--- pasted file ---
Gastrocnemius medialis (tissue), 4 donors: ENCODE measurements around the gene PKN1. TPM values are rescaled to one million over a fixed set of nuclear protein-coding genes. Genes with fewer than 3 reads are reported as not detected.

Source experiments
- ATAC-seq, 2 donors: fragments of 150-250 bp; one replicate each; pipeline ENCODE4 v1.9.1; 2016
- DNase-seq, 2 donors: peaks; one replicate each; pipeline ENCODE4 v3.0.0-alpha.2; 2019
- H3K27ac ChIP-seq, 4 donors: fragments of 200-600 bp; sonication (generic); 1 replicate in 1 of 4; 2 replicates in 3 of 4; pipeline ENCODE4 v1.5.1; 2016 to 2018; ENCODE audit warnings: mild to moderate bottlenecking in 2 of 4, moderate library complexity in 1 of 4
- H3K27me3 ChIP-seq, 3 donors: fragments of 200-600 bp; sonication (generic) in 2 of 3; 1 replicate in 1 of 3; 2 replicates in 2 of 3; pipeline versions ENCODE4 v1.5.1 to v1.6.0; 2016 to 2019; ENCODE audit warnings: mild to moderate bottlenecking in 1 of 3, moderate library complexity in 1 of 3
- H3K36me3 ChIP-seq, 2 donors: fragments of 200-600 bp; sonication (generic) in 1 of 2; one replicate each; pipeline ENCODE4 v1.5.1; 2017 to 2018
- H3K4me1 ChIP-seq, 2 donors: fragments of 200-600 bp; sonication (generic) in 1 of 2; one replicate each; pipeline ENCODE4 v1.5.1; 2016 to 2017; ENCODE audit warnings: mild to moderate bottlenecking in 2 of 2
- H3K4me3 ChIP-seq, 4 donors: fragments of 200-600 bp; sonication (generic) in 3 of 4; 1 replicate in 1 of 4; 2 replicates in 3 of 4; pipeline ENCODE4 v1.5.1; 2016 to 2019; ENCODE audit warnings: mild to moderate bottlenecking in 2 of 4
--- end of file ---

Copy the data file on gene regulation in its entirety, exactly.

Gastrocnemius medialis (tissue), 4 donors: ENCODE measurements around the gene PKN1. TPM values are rescaled to one million over a fixed set of nuclear protein-coding genes. Genes with fewer than 3 reads are reported as not detected.

Source experiments
- ATAC-seq, 2 donors: fragments of 150-250 bp; one replicate each; pipeline ENCODE4 v1.9.1; 2016
- DNase-seq, 2 donors: peaks; one replicate each; pipeline ENCODE4 v3.0.0-alpha.2; 2019
- H3K27ac ChIP-seq, 4 donors: fragments of 200-600 bp; sonication (generic); 1 replicate in 1 of 4; 2 replicates in 3 of 4; pipeline ENCODE4 v1.5.1; 2016 to 2018; ENCODE audit warnings: mild to moderate bottlenecking in 2 of 4, moderate library complexity in 1 of 4
- H3K27me3 ChIP-seq, 3 donors: fragments of 200-600 bp; sonication (generic) in 2 of 3; 1 replicate in 1 of 3; 2 replicates in 2 of 3; pipeline versions ENCODE4 v1.5.1 to v1.6.0; 2016 to 2019; ENCODE audit warnings: mild to moderate bottlenecking in 1 of 3, moderate library complexity in 1 of 3
- H3K36me3 ChIP-seq, 2 donors: fragments of 200-600 bp; sonication (generic) in 1 of 2; one replicate each; pipeline ENCODE4 v1.5.1; 2017 to 2018
- H3K4me1 ChIP-seq, 2 donors: fragments of 200-600 bp; sonication (generic) in 1 of 2; one replicate each; pipeline ENCODE4 v1.5.1; 2016 to 2017; ENCODE audit warnings: mild to moderate bottlenecking in 2 of 2
- H3K4me3 ChIP-seq, 4 donors: fragments of 200-600 bp; sonication (generic) in 3 of 4; 1 replicate in 1 of 4; 2 replicates in 3 of 4; pipeline ENCODE4 v1.5.1; 2016 to 2019; ENCODE audit warnings: mild to moderate bottlenecking in 2 of 4